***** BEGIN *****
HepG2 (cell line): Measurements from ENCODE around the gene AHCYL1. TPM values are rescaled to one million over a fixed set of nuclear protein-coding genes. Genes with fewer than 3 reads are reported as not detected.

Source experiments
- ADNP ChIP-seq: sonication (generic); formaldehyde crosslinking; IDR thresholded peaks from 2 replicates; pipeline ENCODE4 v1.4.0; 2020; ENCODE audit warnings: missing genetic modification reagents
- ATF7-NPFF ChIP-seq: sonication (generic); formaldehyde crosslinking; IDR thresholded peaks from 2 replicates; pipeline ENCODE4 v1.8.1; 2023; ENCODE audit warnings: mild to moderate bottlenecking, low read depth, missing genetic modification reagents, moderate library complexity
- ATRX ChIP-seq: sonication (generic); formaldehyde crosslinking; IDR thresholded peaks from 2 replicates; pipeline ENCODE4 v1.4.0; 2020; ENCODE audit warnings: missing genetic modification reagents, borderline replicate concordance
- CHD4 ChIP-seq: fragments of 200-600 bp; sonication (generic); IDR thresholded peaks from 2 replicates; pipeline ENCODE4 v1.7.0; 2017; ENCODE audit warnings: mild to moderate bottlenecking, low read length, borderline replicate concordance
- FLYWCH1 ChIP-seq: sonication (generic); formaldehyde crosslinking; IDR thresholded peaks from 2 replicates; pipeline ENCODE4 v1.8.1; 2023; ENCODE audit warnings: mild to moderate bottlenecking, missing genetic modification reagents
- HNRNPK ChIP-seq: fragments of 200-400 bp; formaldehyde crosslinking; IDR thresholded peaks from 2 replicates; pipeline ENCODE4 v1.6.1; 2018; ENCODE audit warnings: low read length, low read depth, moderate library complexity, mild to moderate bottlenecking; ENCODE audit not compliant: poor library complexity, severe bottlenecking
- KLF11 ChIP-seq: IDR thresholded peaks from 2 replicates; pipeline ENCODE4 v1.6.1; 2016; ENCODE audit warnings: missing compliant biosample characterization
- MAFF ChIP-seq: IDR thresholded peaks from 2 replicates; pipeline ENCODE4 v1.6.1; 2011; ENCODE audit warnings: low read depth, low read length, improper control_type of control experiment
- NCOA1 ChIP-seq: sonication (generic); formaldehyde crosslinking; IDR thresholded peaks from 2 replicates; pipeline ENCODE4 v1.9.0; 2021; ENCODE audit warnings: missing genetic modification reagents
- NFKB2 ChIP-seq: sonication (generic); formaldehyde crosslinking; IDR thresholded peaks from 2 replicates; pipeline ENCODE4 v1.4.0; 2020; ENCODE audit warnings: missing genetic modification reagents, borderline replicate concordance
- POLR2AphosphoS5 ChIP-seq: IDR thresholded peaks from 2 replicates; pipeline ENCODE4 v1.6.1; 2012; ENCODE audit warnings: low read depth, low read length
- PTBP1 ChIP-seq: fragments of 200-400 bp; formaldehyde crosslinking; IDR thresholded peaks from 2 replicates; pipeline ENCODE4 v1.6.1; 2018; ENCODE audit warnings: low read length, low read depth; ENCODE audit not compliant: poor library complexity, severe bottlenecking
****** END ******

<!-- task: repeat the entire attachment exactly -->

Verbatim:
HepG2 (cell line): Measurements from ENCODE around the gene AHCYL1. TPM values are rescaled to one million over a fixed set of nuclear protein-coding genes. Genes with fewer than 3 reads are reported as not detected.

Source experiments
- ADNP ChIP-seq: sonication (generic); formaldehyde crosslinking; IDR thresholded peaks from 2 replicates; pipeline ENCODE4 v1.4.0; 2020; ENCODE audit warnings: missing genetic modification reagents
- ATF7-NPFF ChIP-seq: sonication (generic); formaldehyde crosslinking; IDR thresholded peaks from 2 replicates; pipeline ENCODE4 v1.8.1; 2023; ENCODE audit warnings: mild to moderate bottlenecking, low read depth, missing genetic modification reagents, moderate library complexity
- ATRX ChIP-seq: sonication (generic); formaldehyde crosslinking; IDR thresholded peaks from 2 replicates; pipeline ENCODE4 v1.4.0; 2020; ENCODE audit warnings: missing genetic modification reagents, borderline replicate concordance
- CHD4 ChIP-seq: fragments of 200-600 bp; sonication (generic); IDR thresholded peaks from 2 replicates; pipeline ENCODE4 v1.7.0; 2017; ENCODE audit warnings: mild to moderate bottlenecking, low read length, borderline replicate concordance
- FLYWCH1 ChIP-seq: sonication (generic); formaldehyde crosslinking; IDR thresholded peaks from 2 replicates; pipeline ENCODE4 v1.8.1; 2023; ENCODE audit warnings: mild to moderate bottlenecking, missing genetic modification reagents
- HNRNPK ChIP-seq: fragments of 200-400 bp; formaldehyde crosslinking; IDR thresholded peaks from 2 replicates; pipeline ENCODE4 v1.6.1; 2018; ENCODE audit warnings: low read length, low read depth, moderate library complexity, mild to moderate bottlenecking; ENCODE audit not compliant: poor library complexity, severe bottlenecking
- KLF11 ChIP-seq: IDR thresholded peaks from 2 replicates; pipeline ENCODE4 v1.6.1; 2016; ENCODE audit warnings: missing compliant biosample characterization
- MAFF ChIP-seq: IDR thresholded peaks from 2 replicates; pipeline ENCODE4 v1.6.1; 2011; ENCODE audit warnings: low read depth, low read length, improper control_type of control experiment
- NCOA1 ChIP-seq: sonication (generic); formaldehyde crosslinking; IDR thresholded peaks from 2 replicates; pipeline ENCODE4 v1.9.0; 2021; ENCODE audit warnings: missing genetic modification reagents
- NFKB2 ChIP-seq: sonication (generic); formaldehyde crosslinking; IDR thresholded peaks from 2 replicates; pipeline ENCODE4 v1.4.0; 2020; ENCODE audit warnings: missing genetic modification reagents, borderline replicate concordance
- POLR2AphosphoS5 ChIP-seq: IDR thresholded peaks from 2 replicates; pipeline ENCODE4 v1.6.1; 2012; ENCODE audit warnings: low read depth, low read length
- PTBP1 ChIP-seq: fragments of 200-400 bp; formaldehyde crosslinking; IDR thresholded peaks from 2 replicates; pipeline ENCODE4 v1.6.1; 2018; ENCODE audit warnings: low read length, low read depth; ENCODE audit not compliant: poor library complexity, severe bottlenecking